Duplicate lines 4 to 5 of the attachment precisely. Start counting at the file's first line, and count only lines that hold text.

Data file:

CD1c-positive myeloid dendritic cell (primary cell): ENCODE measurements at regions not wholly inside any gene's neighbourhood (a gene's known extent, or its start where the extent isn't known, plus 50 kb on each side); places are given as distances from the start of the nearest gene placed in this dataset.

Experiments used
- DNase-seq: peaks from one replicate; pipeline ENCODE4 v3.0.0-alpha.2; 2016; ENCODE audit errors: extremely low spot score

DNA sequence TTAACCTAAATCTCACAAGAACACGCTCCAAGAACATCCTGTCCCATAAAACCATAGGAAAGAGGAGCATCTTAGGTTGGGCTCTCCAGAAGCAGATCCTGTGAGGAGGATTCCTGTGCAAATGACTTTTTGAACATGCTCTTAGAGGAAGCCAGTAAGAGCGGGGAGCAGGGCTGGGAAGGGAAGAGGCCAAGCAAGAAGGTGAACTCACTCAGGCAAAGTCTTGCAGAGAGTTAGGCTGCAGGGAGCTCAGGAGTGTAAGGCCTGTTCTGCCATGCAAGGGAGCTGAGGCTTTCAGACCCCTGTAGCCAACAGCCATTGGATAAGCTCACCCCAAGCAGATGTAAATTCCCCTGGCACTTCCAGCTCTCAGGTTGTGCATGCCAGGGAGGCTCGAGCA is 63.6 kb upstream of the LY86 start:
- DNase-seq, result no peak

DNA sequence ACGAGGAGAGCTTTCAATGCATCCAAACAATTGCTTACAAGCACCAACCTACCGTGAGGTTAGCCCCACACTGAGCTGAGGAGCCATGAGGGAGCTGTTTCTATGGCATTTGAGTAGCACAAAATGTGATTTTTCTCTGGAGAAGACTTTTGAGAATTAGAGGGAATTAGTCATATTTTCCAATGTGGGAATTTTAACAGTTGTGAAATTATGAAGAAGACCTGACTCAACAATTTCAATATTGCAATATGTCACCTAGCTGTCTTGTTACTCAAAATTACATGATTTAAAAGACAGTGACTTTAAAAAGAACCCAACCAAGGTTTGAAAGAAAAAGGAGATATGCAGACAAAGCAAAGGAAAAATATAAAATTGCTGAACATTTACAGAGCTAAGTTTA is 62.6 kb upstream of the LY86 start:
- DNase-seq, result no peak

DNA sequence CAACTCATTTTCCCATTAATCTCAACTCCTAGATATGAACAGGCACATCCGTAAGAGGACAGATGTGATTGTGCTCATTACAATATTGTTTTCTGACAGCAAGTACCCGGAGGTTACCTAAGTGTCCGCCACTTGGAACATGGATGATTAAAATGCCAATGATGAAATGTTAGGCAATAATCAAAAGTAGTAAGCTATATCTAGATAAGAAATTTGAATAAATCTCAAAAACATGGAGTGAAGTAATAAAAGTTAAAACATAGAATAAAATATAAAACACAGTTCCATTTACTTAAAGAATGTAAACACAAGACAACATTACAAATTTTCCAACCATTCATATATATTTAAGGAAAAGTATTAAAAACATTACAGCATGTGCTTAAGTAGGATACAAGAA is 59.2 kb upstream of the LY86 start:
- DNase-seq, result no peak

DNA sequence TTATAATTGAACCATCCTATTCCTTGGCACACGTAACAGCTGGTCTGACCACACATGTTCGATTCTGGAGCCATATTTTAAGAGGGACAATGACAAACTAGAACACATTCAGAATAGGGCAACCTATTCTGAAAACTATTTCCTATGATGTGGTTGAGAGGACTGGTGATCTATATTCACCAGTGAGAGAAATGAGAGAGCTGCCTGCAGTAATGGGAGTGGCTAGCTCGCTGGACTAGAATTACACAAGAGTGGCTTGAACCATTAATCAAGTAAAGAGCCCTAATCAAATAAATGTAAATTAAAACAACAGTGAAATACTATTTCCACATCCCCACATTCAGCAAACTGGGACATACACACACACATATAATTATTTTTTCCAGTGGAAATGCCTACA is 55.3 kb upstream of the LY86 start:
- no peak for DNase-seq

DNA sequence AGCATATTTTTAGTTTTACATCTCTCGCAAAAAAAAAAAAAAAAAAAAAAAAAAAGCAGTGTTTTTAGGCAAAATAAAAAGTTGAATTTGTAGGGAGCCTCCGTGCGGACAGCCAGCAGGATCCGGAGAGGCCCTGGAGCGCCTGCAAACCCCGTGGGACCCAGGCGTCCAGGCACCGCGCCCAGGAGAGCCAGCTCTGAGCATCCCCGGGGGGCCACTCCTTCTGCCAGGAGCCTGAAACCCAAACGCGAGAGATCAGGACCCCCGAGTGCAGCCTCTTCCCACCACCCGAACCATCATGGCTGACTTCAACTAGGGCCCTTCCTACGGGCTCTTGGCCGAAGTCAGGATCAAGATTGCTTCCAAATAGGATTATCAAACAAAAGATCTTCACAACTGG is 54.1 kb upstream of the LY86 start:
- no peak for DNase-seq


DNA sequence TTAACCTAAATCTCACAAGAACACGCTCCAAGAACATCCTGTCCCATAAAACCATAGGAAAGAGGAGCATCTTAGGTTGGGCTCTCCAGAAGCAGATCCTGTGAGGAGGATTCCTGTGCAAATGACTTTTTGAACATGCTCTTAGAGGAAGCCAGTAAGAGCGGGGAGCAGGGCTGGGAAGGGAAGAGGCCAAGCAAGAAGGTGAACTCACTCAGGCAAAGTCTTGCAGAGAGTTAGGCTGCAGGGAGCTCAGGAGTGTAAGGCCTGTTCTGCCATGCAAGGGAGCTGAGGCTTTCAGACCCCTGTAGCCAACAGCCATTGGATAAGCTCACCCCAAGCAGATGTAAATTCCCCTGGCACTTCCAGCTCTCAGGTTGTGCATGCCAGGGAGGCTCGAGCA is 63.6 kb upstream of the LY86 start:
- DNase-seq, result no peak